Don’t Panic: Managing for Toxicity Risk in Panicum Grass Species

The exceptional rainfall this growing season brought forth an abundance of forage on rangelands and pastures across the state. In some cases, this moisture prompted a flush of growth from annual plant species not commonly seen.  

Case study and background

A recent contact to the Johnson County Extension office reported the presence of an unknown grass and non-predator losses of mature ewes while grazing upland pasture. A discussion with the local weed and pest district identified fall panicum (Panicum dichotomiflorum) on the piece of land where the sheep were grazing. While correlation does not equal causation in most cases, this time the pieces fell together. Fall panicum can be toxic to livestock.

A close up of a grass inflorescence. It is bright green and hairs are visible on its leaves. The flowers bush out in a cone like shape from its base just by the leaf.
Annual witchgrass (Panicum capillare).

Fall panicum is a native warm season, annual grass related to the annual witchgrass (Panicum capillare) and the warm season, perennial switchgrass (Panicum virgatum), all in the Panicum genus. These grasses are sometimes called panic grasses in reference to their open, airy panicle seed head structure.  

Of note, P. dichotomiflorum and P. capillare share the common name witchgrass, which can create confusion. These may be correctly distinguished by the hairy stems of P. capillare and the hairless stems of P. dichotomiflorum. For the purpose of this article, witchgrass refers to P. capillare. 

Witchgrass is a widely distributed weedy species frequently seen in disturbed areas. Switchgrass is not common in Wyoming, except for at the eastern margins of the state. Fall panicum is not common in Wyoming, which makes the above report a standout case study. 

Panicum effects in livestock

Panicum grasses are known to contain steroidal saponins, which are chemical compounds that can cause photosensitization, gallbladder obstruction, liver failure, and death of livestock in severe cases.  

A close up of a grass inflorescence. It has an airy structure with red flower that droop sideways.
Perennial switchgrass (Panicum virgatum), also known as switchgrass millet.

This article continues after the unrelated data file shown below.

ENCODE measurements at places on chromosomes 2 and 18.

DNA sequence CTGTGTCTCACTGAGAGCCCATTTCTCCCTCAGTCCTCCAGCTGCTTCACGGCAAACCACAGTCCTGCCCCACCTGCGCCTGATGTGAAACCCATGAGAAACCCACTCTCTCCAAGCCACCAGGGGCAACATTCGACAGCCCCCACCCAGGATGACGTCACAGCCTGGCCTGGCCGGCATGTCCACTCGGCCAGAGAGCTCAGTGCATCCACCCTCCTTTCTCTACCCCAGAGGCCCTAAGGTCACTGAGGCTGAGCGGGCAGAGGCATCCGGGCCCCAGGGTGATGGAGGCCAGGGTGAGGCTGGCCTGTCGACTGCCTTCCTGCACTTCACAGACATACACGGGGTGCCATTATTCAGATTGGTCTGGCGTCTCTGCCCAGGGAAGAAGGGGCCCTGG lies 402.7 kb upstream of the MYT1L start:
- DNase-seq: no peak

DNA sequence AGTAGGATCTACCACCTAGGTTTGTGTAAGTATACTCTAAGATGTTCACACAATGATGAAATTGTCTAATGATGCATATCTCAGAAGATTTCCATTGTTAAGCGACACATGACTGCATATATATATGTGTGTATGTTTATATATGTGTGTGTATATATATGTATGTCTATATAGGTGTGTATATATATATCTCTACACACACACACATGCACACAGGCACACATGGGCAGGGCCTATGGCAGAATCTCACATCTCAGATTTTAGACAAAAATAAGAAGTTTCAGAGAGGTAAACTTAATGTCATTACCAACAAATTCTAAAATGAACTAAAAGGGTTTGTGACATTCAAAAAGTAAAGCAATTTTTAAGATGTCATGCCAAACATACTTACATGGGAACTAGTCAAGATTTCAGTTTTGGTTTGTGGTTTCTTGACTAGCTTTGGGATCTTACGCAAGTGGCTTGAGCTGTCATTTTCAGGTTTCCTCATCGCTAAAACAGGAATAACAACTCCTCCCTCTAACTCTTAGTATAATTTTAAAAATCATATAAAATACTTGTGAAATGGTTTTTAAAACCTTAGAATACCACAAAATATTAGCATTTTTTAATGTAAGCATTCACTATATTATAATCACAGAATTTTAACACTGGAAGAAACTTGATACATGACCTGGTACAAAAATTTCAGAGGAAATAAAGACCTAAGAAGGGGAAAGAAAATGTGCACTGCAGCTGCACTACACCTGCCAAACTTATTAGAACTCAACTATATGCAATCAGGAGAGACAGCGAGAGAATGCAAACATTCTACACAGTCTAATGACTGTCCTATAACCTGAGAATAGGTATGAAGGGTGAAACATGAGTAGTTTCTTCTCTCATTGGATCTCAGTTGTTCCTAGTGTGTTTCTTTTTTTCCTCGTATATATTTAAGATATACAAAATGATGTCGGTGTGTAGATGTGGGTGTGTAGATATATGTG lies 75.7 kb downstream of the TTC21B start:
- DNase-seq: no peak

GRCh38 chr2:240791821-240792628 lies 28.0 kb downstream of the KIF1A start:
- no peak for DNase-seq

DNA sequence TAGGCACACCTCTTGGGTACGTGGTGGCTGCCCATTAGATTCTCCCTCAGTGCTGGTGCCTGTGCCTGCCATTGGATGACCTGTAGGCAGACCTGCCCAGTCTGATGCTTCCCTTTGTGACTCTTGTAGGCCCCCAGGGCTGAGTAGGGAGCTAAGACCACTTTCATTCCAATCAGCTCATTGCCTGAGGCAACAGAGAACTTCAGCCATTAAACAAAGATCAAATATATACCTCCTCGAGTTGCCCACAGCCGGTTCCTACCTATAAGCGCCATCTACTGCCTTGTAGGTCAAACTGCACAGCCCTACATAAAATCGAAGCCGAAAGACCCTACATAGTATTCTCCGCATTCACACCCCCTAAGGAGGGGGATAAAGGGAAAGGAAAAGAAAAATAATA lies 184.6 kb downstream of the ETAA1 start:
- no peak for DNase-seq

Ruminant livestock are usually able to tolerate the toxic components of these grasses under normal conditions because they are metabolized and neutralized by microbes in the rumen. The precise mechanism of toxicity is unknown, and sometimes animals can graze panicum grass species with no complications. However, some evidence suggests that fungal mycotoxins can compound the effects of the saponins in a way that the rumen cannot overcome, resulting in toxicosis.  

Fungal growth requires humidity, which many parts of Wyoming have experienced this growing season due to the higher than average precipitation. For the producer who experienced livestock loss in this case study, conditions aligned in a perfect storm. 

Panicum toxicity can cause many different symptoms in livestock. Photosensitization includes skin redness and sores, especially on the muzzle, around the eyes, and other areas not covered by hair or wool; shade-seeking behaviors may become pronounced. Animals may appear lethargic and their stool may become loose. Swelling of the lips and then of the entire head may occur.  

Yellowing of the eyes and jaundice can set in as liver failure progresses. Incidents of fatal liver failure in horses, goats, and sheep have been associated with the consumption of panicum grasses.  

Management strategies

As with many things, the dose makes the poison. A few stray plants in a hay field or grazing allotment does not mean immediate death for any animal that dares to nibble a bite. Likewise, pastures in which panicum grasses are the predominant species should be grazed with caution. Feeding panicum-free hay prior to turnout on pasture containing a high proportion of panicum grasses can help reduce appetite and intake while also making use of the available forage. 

Note that pasture and hay containing fall panicum, witchgrass, and switchgrass is never recommended for horses because they do not have the biological ability to neutralize the toxins. 

The simplest and best management strategy is to remove livestock from an area with a large population of panicum grasses when possible, especially when conditions have been wet and the likelihood of fungal growth is high. Affected livestock typically recover rapidly following this change in diet.  

Since fall panicum and witchgrass are both annual grasses, a targeted pre-emergent herbicide application can provide effective management while minimizing harm to desirable perennial forage grasses. Herbicide applications should be considered only when these species are overtaking pasture. Consult your local Wyoming Weed and Pest District office for product recommendations and application rates. 

When panicum grass species are present in forage, graze only with ruminant livestock. If signs of toxicity occur, immediately remove them from the site and provide a panicum-free recovery diet. As always, keep an eye out for unusual plants and be

aware of what is growing in the local environment. 

Micah Most is the University of Wyoming Extension agriculture and natural resources educator serving Johnson County. He can be reached at or (307) 684-7522. 

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